Phone-free Field Trips
The degree to which we’re constantly connected via our phones is well-documented, thoroughly-researched, and intuitively understood by over a billion people. But we tend not to do much about it, because the benefits of being connected seem far more concrete than the relatively intangible benefits of being disconnected.
This week, I was forced to reckon with this in a stark enough way to convince me to take action.
Lost in Translation
In the year 3 BiE (Before iPhone Era), I lived a nearly-entirely Internet-disconnected life for 7 months of adventures in Japan. I carried a dumb phone for emergencies, an electronic dictionary, and a camera. I didn’t know the language well. I would regularly show up in a new city and start exploring, which led to me getting lost, which led to me having interesting experiences, which led to a flood of all sorts of creative ideas from my asynchronous brain.
I’ve been back to Japan 4 times since, in 2 AiE (After iPhone Era), 5 AiE, 8 AiE, and in the present year of 9 AiE. Each time, it’s been easier and easier to pop in a SIM card and have nearly unfettered access to the Western world I’d—at least physically—left behind.
While my subsequent travels in Japan lacked the exhilerating experience of exploring and losing myself in an unfamiliar world, they were full of stressful decisions about which restaurants to eat at or which hotel to book online for the next city I’d be visiting. This was even more fun for my wife, who rather than be burdened by the occassional and minor fear of the unknown was liberated by an incredibly stressed spouse, navigating maze-like train stations in a hurry while reconciling the paradox of choice that perhaps we were dining at merely the second-best-sukiyaki joint in Kyoto.
(If you can’t tell, I’m pretty pro at being hyper-aware of how awful the micro-optimizations that I’ve made for myself have made my overall life far less enjoyable. We all have our gifts, and hyper-awareness is mine.)
That is, of course, until…
…a few days ago my phone broke and my world collapsed around me. I spent the first day in denial. The second day in anger (sorry, everybody!). The third day (today) has been an exercise in bargaining (I’m typing this at the Apple Store in Osaka while I wait for the phone to be repaired at the risk I may receive a noisy Japanese replacement instead).
They told me to return in 90 minutes. That’d be 90 minutes without a phone. I’d merely have a MacBook and Apple Watch for an hour-and-a-half, in a city I actually know pretty well.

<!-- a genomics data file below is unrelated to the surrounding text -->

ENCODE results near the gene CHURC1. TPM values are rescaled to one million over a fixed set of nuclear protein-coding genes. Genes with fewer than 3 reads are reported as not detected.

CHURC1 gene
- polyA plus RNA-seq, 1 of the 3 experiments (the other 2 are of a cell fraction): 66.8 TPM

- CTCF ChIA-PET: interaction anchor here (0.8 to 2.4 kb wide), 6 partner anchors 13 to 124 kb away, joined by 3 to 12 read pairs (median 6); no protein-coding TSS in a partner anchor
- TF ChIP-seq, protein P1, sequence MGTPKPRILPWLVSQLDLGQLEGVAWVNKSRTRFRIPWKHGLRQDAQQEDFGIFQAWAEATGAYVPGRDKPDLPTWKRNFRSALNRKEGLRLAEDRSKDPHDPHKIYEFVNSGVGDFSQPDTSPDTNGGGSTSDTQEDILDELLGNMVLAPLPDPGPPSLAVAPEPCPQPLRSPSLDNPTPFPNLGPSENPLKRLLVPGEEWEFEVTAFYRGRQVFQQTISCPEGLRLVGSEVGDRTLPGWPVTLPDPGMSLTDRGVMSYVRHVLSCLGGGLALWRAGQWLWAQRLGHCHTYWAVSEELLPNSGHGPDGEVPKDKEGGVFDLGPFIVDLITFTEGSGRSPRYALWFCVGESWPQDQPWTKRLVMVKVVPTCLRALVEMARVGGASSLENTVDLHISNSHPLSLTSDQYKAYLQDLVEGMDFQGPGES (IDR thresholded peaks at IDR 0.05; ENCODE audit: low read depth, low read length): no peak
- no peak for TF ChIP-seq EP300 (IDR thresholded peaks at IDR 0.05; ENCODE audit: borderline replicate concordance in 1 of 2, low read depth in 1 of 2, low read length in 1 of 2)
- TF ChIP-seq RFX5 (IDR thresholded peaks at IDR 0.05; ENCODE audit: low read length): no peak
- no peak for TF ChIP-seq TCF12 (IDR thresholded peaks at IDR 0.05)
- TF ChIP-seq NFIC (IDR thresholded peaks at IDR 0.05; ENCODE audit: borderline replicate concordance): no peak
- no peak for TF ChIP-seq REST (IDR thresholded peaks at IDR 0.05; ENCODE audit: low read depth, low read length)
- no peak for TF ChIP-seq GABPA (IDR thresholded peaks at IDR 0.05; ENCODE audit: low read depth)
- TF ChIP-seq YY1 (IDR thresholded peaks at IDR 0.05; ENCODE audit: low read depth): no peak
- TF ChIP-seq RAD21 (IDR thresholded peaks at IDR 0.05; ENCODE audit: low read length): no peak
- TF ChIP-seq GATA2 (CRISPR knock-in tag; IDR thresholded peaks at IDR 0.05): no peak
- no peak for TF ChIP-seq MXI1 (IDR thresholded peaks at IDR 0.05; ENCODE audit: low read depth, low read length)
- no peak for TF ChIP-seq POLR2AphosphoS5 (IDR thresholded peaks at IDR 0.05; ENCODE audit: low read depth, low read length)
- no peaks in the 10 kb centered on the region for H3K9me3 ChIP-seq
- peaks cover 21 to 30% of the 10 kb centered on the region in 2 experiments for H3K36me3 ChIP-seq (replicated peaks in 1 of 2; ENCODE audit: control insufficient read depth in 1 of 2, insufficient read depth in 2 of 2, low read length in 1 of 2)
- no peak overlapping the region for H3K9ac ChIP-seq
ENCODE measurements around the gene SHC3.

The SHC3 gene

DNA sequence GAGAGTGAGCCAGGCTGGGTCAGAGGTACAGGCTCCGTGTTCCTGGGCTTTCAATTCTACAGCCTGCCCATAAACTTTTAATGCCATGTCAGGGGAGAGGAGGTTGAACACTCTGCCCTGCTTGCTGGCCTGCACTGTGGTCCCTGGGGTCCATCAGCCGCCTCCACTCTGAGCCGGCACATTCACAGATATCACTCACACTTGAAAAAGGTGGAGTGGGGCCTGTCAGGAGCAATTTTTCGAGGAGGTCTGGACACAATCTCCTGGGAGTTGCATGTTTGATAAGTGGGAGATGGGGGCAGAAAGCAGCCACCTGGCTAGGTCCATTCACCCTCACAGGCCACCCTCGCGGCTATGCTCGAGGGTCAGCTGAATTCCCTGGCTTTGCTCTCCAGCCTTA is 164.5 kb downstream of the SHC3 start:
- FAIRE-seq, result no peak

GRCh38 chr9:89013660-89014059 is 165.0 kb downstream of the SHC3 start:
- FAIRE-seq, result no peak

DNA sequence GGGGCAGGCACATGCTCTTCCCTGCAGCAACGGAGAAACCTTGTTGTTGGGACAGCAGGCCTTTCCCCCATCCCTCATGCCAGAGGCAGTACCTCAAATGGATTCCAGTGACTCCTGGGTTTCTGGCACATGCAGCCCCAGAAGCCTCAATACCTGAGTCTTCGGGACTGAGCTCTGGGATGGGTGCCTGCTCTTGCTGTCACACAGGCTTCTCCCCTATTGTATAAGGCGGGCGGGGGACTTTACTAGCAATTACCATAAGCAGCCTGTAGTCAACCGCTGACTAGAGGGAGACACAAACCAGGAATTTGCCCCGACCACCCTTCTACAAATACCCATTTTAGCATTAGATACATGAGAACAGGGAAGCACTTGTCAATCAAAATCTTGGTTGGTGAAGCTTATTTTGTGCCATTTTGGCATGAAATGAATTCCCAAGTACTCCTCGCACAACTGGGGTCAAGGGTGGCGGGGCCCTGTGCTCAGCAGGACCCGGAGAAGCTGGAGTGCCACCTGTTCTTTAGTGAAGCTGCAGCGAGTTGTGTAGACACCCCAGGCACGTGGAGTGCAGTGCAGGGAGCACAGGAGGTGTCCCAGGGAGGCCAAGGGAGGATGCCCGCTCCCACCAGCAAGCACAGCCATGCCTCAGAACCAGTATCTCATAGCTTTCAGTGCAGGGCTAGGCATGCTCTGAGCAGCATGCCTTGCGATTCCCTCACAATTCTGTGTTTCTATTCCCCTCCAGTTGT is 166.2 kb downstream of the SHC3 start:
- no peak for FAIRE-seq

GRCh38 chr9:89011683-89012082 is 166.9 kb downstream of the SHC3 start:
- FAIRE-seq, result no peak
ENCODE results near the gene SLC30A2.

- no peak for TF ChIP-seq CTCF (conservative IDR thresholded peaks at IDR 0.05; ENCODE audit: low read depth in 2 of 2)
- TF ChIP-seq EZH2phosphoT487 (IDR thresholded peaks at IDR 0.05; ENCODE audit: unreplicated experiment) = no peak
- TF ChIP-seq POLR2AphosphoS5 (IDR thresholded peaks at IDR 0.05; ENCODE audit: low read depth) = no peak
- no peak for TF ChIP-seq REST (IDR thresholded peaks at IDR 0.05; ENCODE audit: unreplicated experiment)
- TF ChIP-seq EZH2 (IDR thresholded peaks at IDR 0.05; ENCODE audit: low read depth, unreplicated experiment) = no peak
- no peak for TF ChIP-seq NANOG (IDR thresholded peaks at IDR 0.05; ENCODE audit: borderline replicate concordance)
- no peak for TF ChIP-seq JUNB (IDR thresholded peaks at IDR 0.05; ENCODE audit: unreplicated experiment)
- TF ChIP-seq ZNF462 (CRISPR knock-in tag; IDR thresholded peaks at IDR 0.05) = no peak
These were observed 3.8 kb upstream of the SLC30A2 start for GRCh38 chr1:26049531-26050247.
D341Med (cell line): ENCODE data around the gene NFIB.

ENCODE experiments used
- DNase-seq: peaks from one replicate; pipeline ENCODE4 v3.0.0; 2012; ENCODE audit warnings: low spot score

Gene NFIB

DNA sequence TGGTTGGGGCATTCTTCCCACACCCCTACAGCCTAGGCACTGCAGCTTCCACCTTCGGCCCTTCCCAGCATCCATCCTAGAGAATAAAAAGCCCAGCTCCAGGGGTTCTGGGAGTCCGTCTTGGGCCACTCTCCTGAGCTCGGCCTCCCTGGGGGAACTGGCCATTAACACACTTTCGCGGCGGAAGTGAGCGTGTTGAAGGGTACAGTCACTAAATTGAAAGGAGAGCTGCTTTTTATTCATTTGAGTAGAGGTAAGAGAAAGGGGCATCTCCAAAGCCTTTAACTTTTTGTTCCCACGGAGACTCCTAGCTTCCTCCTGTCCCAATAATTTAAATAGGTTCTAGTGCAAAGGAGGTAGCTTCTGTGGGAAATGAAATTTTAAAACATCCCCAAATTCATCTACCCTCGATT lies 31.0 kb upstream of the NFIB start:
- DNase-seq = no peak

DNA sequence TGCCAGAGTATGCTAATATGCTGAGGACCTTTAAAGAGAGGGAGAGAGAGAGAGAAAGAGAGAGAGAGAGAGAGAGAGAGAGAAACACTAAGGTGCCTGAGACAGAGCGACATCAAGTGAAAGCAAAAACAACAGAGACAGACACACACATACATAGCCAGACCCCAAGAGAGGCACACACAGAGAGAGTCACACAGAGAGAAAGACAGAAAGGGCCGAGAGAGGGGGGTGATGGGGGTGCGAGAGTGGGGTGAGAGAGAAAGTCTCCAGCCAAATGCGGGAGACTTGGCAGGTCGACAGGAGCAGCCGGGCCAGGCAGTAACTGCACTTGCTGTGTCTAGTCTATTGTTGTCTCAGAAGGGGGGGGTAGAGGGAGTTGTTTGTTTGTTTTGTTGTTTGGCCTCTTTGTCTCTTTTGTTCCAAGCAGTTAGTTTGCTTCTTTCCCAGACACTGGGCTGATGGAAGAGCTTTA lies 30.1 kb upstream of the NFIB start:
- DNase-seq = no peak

I was appropriately panicked. Should I stay in the safe confines of the admittedly crowded store? Should I brave the elements and walk through the Shinsaibashi shopping arcade? I’ll go out, I thought, but in a straight line, so I can reliably return without getting lost, let’s not get crazy here. I texted my wife to warn her I’d be disconnected for 90 minutes and waited for her acknowledgement before I left.
What happened next will shock you
I didn’t die. I started noticing a lot of the little details of the world around me that I’d been blind to since that first trip I took to Japan, way back in 3 BiE. As I walked, I had the urge to reach into my empty pocket to snap a picture of the interesting things I saw.
Sadly, I had no camera, so I can’t share a picture with you here in this post. Interestingly, I actually remember what I saw more vividly than I could had I outsourced the job to iCloud Photos. Fancy that.
Eventually I stumbled upon a toy store for infants and toddlers before remembering I am about to massively inconvenenience my very pregnant friend by staying at her house this week; perhaps I should buy her a gift. This thought would not have occurred to me had I been reading my RSS reader and getting angry about the latest thing Trump said. Instead, I bought a really nice, thoughtful gift! I’d been worried about finding a gift for days, and despite countless hours of sitting at my computer, I’d never found the time to simply go look for one.